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Seasons in Basilicata: A Year in a Southern Italian Hill Village

By David Yeadon

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A year in the life of a remote southern Italian hill town, rich with local characters and strange, pagan-laced customs -- a place very different from the more gentrified northern Italy of Tuscany and Umbria. Award-winning travel writer and illustrator David Yeadon embarks with his wife, Anne, on an exploration of the wild, mountainous "lost world" of Basilicata, in the arch of Italy's boot. What is intended as a brief sojourn turns into a much longer and far more intriguing residency across the seasons.
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Leonardo da Vinci: Flights of the Mind

By Charles Nicholl

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"For five centuries, Leonardo da Vinci has stood alone as the quintessential Renaissance man-—the incomparable artist, writer, thinker, and inventor who most powerfully transformed his world. In this dazzling new intimate biography, award-winning author Charles Nicholl creates a portrait of the artist for our time-—a biography that brings Leonardo to life as a complex man living in a fascinating, dangerous, quickly changing world.Drawing freely on his own original translations of Leonardo’s notebooks as well as newly discovered contemporary accounts,

"Nicholl captures the very texture of Leonardo’s mind and the pungent visceral impressions he transmuted into art. Detail by brilliant detail, Nicholl reconstructs the life and times of the artist, from his troubled childhood as the illegitimate son of an established Tuscan family to his years of apprenticeship in the burgeoning art world of Medici Florence to his unrivaled achievements in a breathtaking array of disciplines and media."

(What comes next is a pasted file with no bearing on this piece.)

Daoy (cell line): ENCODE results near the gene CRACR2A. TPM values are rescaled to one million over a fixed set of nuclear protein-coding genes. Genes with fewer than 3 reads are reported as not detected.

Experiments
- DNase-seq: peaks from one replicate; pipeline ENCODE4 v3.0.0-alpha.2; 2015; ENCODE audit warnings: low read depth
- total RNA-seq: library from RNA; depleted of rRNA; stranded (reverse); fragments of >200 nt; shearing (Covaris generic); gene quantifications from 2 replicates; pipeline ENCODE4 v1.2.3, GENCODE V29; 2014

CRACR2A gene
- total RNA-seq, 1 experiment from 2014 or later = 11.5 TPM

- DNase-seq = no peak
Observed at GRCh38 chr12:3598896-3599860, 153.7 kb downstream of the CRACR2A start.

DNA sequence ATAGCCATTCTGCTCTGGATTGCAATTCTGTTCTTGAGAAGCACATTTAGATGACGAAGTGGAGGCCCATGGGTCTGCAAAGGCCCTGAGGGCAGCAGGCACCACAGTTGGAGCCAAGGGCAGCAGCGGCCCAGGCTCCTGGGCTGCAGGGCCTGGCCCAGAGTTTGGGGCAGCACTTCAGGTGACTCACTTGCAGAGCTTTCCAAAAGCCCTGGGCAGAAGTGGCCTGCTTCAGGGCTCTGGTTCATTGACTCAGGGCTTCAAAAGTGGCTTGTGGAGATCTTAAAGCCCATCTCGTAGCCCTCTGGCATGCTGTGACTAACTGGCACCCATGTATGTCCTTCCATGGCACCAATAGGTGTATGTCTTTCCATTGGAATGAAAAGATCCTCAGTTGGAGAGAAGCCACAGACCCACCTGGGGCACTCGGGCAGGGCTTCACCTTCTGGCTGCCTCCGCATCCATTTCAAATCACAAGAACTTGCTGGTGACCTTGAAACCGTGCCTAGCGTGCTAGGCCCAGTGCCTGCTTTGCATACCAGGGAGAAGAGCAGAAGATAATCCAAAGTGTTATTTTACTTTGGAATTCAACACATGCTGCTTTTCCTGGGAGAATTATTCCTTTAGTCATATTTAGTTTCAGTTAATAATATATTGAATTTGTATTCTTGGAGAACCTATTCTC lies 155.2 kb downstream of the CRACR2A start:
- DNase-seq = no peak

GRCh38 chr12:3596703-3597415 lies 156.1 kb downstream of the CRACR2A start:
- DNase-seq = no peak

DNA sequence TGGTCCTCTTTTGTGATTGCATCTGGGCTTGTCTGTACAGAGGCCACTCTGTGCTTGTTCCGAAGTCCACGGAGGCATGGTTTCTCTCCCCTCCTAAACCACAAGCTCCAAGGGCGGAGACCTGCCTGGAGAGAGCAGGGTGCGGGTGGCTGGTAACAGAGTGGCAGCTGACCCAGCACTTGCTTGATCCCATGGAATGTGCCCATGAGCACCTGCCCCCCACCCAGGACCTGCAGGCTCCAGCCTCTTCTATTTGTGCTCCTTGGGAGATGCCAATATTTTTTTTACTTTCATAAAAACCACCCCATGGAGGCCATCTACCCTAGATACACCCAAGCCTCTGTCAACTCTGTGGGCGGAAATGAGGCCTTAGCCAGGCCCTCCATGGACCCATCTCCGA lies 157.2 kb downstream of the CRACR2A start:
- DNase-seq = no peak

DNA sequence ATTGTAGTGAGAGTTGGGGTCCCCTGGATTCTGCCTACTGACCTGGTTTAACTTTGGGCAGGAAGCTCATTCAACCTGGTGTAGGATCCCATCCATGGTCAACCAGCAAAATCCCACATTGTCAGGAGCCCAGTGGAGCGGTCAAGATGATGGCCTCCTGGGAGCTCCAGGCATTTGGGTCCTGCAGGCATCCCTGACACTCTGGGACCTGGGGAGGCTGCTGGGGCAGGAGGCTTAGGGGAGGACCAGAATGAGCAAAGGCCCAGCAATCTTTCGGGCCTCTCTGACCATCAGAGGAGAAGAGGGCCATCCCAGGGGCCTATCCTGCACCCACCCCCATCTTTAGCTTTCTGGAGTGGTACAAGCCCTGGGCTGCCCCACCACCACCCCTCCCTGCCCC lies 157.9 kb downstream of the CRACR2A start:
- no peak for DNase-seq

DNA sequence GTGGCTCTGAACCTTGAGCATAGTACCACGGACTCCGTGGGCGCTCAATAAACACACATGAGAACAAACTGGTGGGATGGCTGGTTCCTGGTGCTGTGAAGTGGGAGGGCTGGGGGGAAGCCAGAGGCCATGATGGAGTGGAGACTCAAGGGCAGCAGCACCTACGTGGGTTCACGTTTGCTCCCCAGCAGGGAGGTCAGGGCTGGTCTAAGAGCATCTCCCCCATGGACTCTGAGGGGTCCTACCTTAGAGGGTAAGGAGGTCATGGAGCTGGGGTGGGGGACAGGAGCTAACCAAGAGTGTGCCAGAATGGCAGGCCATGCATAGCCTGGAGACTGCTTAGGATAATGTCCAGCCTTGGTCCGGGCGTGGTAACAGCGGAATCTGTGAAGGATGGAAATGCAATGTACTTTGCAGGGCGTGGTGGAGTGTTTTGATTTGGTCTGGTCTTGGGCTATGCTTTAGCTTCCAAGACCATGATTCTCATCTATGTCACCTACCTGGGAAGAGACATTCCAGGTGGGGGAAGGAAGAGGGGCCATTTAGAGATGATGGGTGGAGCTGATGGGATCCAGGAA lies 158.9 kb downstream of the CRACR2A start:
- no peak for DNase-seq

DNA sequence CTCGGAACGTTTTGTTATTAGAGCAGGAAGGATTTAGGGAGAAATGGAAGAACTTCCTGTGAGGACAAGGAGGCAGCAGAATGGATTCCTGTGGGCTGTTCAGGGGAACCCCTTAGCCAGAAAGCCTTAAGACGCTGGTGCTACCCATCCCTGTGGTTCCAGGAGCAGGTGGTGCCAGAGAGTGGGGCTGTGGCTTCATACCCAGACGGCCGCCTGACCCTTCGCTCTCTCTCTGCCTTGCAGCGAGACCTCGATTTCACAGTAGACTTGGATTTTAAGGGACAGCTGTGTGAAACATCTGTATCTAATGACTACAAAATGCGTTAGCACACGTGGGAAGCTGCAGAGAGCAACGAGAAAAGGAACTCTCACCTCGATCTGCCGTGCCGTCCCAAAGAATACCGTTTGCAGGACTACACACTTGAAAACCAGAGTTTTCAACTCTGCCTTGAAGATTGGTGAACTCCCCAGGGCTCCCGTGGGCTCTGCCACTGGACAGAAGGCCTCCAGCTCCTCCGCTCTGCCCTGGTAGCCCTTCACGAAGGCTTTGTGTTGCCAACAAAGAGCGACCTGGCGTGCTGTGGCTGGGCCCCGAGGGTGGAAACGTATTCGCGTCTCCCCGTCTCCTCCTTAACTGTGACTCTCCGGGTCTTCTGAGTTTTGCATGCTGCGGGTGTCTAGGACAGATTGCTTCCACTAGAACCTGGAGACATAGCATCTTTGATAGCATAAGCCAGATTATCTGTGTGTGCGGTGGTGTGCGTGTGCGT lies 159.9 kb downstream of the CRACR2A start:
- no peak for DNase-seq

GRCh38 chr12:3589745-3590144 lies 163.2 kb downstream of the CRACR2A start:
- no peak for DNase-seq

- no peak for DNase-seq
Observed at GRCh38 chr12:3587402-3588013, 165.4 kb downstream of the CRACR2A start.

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Ghosts of Vesuvius: A New Look at the Last Days of Pompeii, How Towers Fall, and Other Strange Connections

By Charles R. Pellegrino

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"The eruption of Mount Vesuvius in A.D. 79 and the subsequent destruction of the thriving Roman cities of Pompeii and Herculaneum are historic disasters of monumental proportions, resonating across millennia and remembered to this very day. Now Dr. Charles Pellegrino -- the acclaimed author who unearthed Atlantis, returned readers to Sodom and Gomorrah, and revealed startling new secrets about the most fabled sea tragedy of all in his superb New York Times bestseller Her Name, Titanic -- takes us back to the final days of an extraordinary civilization to experience an earth-shattering catastrophe with remarkable and unsettling ties to the unthinkable disaster of September 11, 2001.

"Through the modern wonders of forensic archaeology, astonishing facts about the everyday lives of the doomed citizens of Pompeii and Herculaneum have been brought to light, revealing a society that enjoyed "modern" amenities such as central heating, sliding glass doors, penicillin, hot and cold running water -- and a standard of living and life expectancy that would not be achieved again until the 1950s. But these thriving twin cities would be buried along with every hapless citizen in less than twenty-four hours when Vesuvius came frighteningly alive, sending a fearsome column of smoke and fire twenty miles into the sky.

"Employing volcano physics, Pellegrino shows that the Vesuvius eruption was one thousand times more powerful than the bomb that leveled Hiroshima, bringing to vivid life the frightful majesty of that volcanic apocalypse. Yet Pellegrino digs deeper, exploring fascinating comparisons and connections to other catastrophic events throughout history, in particular the 9/11 terrorist attack on the World Trade Center. As one of the world's only experts on downblast and surge physics, Pellegrino was invited to Ground Zero to examine the site and compare it with devastation wreaked by Vesuvius, in the hope of saving lives during future volcanic eruptions. In doing so, he offers us a poignant and unforgettable glimpse into the final moments of our own 'American Vesuvius.'"